The hindpaw receiving topical propofol (ipsilateral) exhibited a concentration-dependent increase in withdrawal latency (Fig. 1A). The group tested with 25% propofol was significantly different from vehicles and 1% propofol (Fig. 1A; P < 0.05, 2-way repeated-measures ANOVA, Tukey post hoc), with a significant increase in latency at 5 minutes after propofol (P < 0.05, 1-way ANOVA with Tukey post hoc). Withdrawal latencies for the hindpaw contralateral to the side of propofol application were not affected at any concentration of propofol (Fig. 1B; 2-way repeated-measures ANOVA, P > 0.1). There was no significant effect of propofol at any concentration on von Frey mechanically evoked withdrawal thresholds for the ipsilateral (Fig. 1C) or contralateral (Fig. 1D) hindpaw.
Topical hindpaw application of AITC resulted in a significant decrease in paw withdrawal latency that was not significantly affected by topical postapplication of intralipid (Fig. 2A). However, topical application of 10% propofol 10 minutes after AITC resulted in increased paw withdrawal latency that was significant at 15 minutes (Fig. 2A; P < 0.05, Tukey post hoc) and prevented hyperalgesia as evidenced by a significant difference between the AITC-only versus propofol + AITC group (P < 0.05, 2-way repeated-measures ANOVA). None of the treatments significantly affected contralateral paw withdrawal latency (Fig. 2B).
A total of 62 heat-responsive dorsal horn units were recorded. All units were of the WDR type, responding to innocuous mechanical stimulation as well as noxious heat. An example is shown in Figure 3A. Units were mainly located in lamina I, with some in the deeper dorsal horn (Fig. 3B), at a mean depth of 214 ± 37 μm (SEM) below the surface.
Heat-evoked responses of dorsal horn units were significantly reduced by topical application of 10% and 25% (but not 1%) propofol. Figure 3A shows an example of a unit for which topical application of 10% propofol resulted in a time-dependent decline in the magnitude of the noxious heat-evoked response over the first 10 to 15 minutes, followed by recovery 30 minutes later. Figure 3C plots the mean normalized heat-evoked responses of 11 units at various times relative to topical application of propofol, which resulted in a significant reduction at 15 minutes (P < 0.05, 1-way repeated-measures ANOVA with Tukey post hoc test). Topical application of vehicle (10% intralipid) did not affect heat-evoked responses at any time point (Fig. 3D). No unit was directly excited by application of 10% propofol. Figure 4 summarizes the data, showing that 1% propofol was ineffective whereas both 10% and 25% propofol concentrations significantly attenuated heat-evoked responses at the 15-minute time points after propofol, with significant inhibition also at 10 minutes after 25% propofol (P < 0.05, 1-way repeated-measures ANOVA with Tukey post hoc test). Neither 10% nor 25% propofol significantly affected thermal thresholds (10% propofol: pretreatment 42.1°C ± 0.3°C [SEM]; posttreatment 42.6°C ± 0.4°C; 25% propofol: pretreatment 41.4°C ± 0.4°C, posttreatment: 42.5°C ± 0.8°C).
Twenty-nine heat-responsive units also responded to the cold stimulus. Responses elicited by the cold stimulus were not significantly affected by topical hindpaw application of 1%, 10%, or 25% propofol. Likewise, none of the propofol concentrations significantly affected mechanically evoked responses of 29 WDR units tested (Fig. 5).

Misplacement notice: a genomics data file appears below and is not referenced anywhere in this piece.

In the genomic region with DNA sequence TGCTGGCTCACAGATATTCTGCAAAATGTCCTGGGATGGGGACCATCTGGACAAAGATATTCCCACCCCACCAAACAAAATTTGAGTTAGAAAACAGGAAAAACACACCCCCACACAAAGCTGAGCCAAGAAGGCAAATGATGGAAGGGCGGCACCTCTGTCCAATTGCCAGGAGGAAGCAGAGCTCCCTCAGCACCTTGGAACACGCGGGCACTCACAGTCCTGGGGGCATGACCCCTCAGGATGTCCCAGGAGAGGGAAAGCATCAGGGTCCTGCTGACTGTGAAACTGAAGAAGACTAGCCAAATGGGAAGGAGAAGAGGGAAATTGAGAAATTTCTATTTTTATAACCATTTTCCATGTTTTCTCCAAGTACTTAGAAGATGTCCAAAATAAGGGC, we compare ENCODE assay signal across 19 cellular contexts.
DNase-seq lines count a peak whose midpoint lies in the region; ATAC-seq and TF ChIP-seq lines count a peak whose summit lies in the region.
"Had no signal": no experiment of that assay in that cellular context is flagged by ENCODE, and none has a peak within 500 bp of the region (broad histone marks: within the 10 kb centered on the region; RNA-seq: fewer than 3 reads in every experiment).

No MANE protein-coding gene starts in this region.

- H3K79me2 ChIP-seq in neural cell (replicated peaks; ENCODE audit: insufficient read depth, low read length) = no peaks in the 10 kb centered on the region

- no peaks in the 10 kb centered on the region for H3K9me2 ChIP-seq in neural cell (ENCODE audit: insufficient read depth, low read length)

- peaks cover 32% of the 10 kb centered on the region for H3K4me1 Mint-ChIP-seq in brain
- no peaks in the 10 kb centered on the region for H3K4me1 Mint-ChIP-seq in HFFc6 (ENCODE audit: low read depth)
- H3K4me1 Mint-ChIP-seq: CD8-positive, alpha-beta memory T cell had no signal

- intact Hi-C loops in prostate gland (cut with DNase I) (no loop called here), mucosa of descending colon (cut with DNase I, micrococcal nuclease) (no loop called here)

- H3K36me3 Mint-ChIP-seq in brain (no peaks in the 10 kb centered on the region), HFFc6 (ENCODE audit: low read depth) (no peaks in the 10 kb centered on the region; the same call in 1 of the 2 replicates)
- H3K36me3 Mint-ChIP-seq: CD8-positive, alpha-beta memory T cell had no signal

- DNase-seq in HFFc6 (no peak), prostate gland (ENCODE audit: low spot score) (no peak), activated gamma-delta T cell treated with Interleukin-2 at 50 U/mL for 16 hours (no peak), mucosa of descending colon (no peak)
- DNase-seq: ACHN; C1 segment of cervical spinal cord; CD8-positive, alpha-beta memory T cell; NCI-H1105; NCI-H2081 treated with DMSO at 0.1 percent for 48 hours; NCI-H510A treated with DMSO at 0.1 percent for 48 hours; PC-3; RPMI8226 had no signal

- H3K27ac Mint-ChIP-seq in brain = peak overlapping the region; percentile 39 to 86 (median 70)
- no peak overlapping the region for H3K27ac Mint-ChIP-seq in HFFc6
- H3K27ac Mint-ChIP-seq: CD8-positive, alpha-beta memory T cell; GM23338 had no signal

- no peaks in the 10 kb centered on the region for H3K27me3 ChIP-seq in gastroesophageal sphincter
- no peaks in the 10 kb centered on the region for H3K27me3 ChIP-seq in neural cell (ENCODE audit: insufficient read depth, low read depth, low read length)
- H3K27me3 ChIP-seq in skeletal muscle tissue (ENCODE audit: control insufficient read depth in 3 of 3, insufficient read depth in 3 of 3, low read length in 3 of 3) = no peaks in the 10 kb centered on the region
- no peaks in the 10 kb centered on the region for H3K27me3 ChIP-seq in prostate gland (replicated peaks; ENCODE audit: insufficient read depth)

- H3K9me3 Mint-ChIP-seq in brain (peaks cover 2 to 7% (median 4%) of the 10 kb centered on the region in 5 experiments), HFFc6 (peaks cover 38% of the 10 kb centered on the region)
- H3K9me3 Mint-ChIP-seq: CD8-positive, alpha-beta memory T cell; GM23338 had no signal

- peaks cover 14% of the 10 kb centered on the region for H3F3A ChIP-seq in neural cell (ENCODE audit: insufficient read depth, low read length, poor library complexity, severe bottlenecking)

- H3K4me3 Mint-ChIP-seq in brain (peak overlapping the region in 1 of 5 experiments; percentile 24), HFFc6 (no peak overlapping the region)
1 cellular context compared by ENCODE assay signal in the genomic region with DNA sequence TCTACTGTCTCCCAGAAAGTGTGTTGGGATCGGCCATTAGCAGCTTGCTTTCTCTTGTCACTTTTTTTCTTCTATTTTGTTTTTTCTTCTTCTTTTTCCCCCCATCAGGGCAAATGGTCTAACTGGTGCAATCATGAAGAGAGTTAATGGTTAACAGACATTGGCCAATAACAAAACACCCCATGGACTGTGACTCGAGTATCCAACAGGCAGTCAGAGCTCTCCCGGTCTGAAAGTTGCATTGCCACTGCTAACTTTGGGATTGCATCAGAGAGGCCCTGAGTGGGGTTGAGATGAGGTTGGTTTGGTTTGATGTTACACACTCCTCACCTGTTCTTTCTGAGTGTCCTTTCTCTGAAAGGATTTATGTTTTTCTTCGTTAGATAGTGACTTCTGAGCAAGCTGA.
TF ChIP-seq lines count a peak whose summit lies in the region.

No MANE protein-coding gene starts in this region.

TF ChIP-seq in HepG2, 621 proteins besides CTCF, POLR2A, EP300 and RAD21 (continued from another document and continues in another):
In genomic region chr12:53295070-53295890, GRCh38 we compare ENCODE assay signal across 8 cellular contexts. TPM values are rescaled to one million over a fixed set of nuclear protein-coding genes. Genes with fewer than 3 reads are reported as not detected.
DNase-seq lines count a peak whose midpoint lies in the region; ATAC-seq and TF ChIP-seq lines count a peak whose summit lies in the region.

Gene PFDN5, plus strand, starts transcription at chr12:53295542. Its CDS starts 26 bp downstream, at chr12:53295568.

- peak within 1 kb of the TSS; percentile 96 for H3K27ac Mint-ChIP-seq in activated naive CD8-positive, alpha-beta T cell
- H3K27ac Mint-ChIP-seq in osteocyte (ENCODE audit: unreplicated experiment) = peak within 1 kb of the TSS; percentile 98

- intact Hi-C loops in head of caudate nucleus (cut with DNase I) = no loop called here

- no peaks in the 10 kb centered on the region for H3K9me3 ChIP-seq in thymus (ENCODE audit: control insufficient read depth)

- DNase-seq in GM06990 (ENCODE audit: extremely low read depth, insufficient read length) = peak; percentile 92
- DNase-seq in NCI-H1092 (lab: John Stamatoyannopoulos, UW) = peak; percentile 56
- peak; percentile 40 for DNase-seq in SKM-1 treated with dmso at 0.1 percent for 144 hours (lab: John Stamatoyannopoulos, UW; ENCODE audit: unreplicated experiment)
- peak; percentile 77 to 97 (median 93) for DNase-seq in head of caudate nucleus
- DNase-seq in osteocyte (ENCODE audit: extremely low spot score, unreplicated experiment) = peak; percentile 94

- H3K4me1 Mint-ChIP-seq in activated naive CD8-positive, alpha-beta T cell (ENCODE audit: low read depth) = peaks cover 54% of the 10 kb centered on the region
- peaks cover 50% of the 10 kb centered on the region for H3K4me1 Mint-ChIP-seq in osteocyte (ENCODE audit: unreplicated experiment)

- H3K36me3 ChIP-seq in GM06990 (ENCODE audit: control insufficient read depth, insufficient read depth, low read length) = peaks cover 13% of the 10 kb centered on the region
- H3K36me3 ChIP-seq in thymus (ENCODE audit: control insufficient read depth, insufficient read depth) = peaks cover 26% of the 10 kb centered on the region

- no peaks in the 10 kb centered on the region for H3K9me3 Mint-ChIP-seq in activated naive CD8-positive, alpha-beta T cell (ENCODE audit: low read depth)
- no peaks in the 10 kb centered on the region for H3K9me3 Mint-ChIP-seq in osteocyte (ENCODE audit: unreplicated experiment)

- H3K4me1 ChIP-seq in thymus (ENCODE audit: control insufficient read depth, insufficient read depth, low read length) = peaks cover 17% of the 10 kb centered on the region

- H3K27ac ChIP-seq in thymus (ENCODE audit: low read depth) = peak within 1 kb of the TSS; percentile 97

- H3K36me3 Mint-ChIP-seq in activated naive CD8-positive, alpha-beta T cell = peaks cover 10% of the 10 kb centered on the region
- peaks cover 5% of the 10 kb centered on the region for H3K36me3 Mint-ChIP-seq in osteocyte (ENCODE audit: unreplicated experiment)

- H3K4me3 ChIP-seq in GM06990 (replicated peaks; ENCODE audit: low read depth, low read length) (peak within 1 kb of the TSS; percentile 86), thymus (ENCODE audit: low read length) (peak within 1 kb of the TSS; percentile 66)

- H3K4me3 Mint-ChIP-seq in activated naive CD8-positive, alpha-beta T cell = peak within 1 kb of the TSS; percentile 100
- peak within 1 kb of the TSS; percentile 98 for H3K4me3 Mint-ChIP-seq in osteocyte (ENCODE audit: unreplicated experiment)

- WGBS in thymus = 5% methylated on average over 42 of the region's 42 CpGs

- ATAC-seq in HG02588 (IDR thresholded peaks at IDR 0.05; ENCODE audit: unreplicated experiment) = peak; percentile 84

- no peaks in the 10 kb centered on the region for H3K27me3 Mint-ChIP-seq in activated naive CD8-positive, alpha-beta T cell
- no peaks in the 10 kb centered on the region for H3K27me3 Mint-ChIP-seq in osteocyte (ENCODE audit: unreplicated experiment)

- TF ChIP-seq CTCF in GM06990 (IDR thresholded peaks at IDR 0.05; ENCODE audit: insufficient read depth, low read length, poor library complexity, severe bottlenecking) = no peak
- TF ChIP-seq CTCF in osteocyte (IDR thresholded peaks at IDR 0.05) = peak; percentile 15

We additionally tested whether propofol affects AITC enhancement of heat-evoked responses. When AITC was applied topically to the hindpaw followed by topical application of vehicle, there was a subsequent significant increase in the magnitude of the heat-evoked response (Fig. 6A), consistent with our previous report.31 However, when AITC was applied topically followed by topical application of 10% propofol, there was no change in the magnitude of heat-evoked responses compared with the pre-AITC + propofol response (Fig. 6B), indicating that topical propofol reduced the hyperalgesic effect of AITC.
In the present study, topical application of propofol dose-dependently suppressed thermal paw withdrawals without affecting mechanical sensitivity, indicating that topical propofol acts as an analgesic but not as a local anesthetic. Propofol also suppressed noxious heat-evoked responses of WDR dorsal horn neurons, without affecting their responses to mechanical or cold stimuli. WDR neurons encode the intensity of noxious stimuli32 and seem to be sufficient for pain sensation.33 The correspondence between the inhibitory effect of propofol on nocifensive behavior and neuronal responses supports the argument that WDR neurons are involved in signaling heat pain. We additionally observed that topical propofol reduced or prevented AITC enhancement of thermal paw withdrawals and heat-evoked responses of WDR neurons, implying an antihyperalgesic effect. We believe that the observed analgesic and antihyperalgesic effects are mediated locally in skin tissue. Although we did not presently measure tissue or plasma propofol concentrations, it was previously reported that transdermal application of propofol at concentrations comparable to the highest concentration used presently (25%) resulted in plasma concentrations in the 50 to 300 ng/mL range,30 which is well below the range of plasma propofol concentrations for sedation (3–8 µg/mL). These findings are discussed below in relation to potential mechanisms underlying the antinociceptive and antihyperalgesic effects of topical propofol.